A 1 m deep channel excavated along the dam ‘face’ will provide access for the Aqua Cutter robot to continue removing deteriorated concrete below the ground level.
During the second phase contract, E-Schakt will remove 5.5 m of concrete on the vertical element of the upstream side of the dam to a depth of 200 mm; including at least 1 m underwater.
For this operation, the Aqua Frame robot will be positioned on the vertical upstream damwall and be secured to the wall by divers. Then, in close collaboration with the Skanska divers, the E-Schakt operator can continue the under water hydrodemolition operation remotely from above the surface.
The Aqua Frame includes 8 meter side rails with a 4 meter traverse rail to support the oscillating lance in the traversing power head with its nozzle to continue operating at 1000 bar at a rate of 260 l/min – 330 l/min depending on the removal depth.
The Järpströmmen installation features three steel spillway gates, one with a gate well and two without a well, featuring concrete slab spillways.
The three gates provide a total length of almost 60 m and a maximum height of 16 m.
Throughout each of the three phases of refurbishment, a single gate will be removed in turn for blasting and retreatment. Hydrodemolition techniques on all concrete structures to the gates will follow removal of the gate.
This aspect would normally provide problems for contractors with the numerous angles to be treated but, says Andreas Nordström, “It is the trickiest element but we are confident that the Aquajet’s unique control system will help us to remain on schedule.”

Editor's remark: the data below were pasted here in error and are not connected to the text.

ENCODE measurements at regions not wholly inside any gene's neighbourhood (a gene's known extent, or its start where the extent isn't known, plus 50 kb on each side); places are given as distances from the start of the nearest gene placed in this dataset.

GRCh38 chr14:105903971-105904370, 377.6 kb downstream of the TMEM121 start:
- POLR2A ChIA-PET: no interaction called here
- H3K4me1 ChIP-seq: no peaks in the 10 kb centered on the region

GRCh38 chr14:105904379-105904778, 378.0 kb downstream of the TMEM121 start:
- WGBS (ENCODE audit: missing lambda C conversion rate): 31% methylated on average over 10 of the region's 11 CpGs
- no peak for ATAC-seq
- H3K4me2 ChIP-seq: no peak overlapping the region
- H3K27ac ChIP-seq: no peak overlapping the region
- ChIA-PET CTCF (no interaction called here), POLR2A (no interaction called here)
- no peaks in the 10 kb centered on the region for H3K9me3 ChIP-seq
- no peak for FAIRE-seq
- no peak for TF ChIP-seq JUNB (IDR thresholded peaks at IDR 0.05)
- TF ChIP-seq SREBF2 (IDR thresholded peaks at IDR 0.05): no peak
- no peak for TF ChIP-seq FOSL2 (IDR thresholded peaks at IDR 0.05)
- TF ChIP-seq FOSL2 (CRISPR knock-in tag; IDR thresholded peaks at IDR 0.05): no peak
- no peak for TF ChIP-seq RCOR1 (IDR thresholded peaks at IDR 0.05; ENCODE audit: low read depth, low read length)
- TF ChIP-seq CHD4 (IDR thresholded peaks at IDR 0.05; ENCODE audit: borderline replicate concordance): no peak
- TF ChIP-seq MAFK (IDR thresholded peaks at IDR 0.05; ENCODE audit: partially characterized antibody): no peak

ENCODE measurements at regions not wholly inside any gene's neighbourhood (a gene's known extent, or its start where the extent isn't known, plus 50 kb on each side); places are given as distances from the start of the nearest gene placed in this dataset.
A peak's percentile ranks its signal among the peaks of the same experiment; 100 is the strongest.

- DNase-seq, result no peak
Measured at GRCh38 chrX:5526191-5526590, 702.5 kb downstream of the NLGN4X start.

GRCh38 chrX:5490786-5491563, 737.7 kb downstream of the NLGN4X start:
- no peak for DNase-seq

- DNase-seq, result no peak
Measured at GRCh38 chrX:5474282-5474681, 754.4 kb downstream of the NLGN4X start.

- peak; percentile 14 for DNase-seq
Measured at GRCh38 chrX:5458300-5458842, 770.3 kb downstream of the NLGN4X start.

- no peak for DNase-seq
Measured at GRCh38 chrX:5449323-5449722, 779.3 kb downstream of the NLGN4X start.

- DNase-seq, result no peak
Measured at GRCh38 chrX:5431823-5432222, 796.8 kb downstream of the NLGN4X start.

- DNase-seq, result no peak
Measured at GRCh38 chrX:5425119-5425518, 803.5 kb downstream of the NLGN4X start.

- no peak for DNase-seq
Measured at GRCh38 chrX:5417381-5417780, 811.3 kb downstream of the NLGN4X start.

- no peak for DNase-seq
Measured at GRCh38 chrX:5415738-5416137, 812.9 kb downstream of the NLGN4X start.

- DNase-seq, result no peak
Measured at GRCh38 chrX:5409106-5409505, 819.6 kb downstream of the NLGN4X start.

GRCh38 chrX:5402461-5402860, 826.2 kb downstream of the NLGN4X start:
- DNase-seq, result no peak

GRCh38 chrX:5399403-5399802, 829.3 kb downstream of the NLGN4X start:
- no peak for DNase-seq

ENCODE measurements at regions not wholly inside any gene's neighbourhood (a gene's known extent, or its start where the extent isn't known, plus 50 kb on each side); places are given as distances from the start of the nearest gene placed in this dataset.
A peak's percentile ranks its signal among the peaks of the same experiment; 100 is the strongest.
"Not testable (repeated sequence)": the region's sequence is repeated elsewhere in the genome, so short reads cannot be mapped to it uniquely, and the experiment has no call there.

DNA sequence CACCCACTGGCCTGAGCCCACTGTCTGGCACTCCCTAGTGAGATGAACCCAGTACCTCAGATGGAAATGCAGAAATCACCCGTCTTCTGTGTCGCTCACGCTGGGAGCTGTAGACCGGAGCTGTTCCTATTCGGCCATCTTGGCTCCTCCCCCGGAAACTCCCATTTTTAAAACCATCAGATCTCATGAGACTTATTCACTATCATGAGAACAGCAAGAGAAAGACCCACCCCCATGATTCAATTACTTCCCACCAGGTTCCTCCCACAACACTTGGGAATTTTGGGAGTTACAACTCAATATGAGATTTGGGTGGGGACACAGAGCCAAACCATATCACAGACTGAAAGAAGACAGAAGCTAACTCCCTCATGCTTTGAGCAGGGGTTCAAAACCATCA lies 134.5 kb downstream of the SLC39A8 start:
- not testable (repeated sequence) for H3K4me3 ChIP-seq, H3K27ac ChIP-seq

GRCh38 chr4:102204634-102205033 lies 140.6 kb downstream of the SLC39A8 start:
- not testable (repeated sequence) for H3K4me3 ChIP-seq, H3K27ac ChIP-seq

In total, the contract calls for the removal of more than 162 m3 of concrete from the dam and 439 m3 for all three spillways.
The probability of night-time temperatures plummeting to below -20ºC is the principal concern for the sub-contractor throughout the winter months’ operations.
“Currently, in mid-October we are experiencing daytime temperatures of -9ºC,” confirmed Andreas.
“With the downstream river already frozen for the winter, the project could become a giant ice cube. Today is only -7ºC but by the night it is getting much colder.”
To prevent the hoses freezing overnight, E-Schakt has resorted to continually pass water through the high pressure hoses throughout the night and disconnecting the power pack, pass the water into the downstream river.
A heated circuit is also maintained in the water pumps 24/7 operation and antifreeze is also applied to the hosesA heated circuit is also maintained in the water pumps 24/7 operation and antifreeze is also applied to the hoses.
“It’s about preparing for the night-time temperature drop, otherwise we will have a real problem next morning,” he added.
First thing each morning, high pressure air is flushed through the hoses to clear the antifreeze before reconnecting then to the power pack.
Similarly during daytime breaks for meals and meetings, equipment is kept in ‘idle’ rather than shutting down.
Throughout each 12 week contract, E-Schakt has a team of three operators working a 12 hour shift, 7 days a week on a 7 day changeover cycle.
Järpströmmen hydropower station
The power station was built in 1944 and features three 118 MW tubines providing 415 GWh/year of electricity for the national grid.
Featuring a fall height of 66 m to the underground plant, the turbines are fed by a waterflow of 220 m3/sec from the 156 km2 lake Kallsjön, Sweden’s sixth largest lake with a depth of 134 km.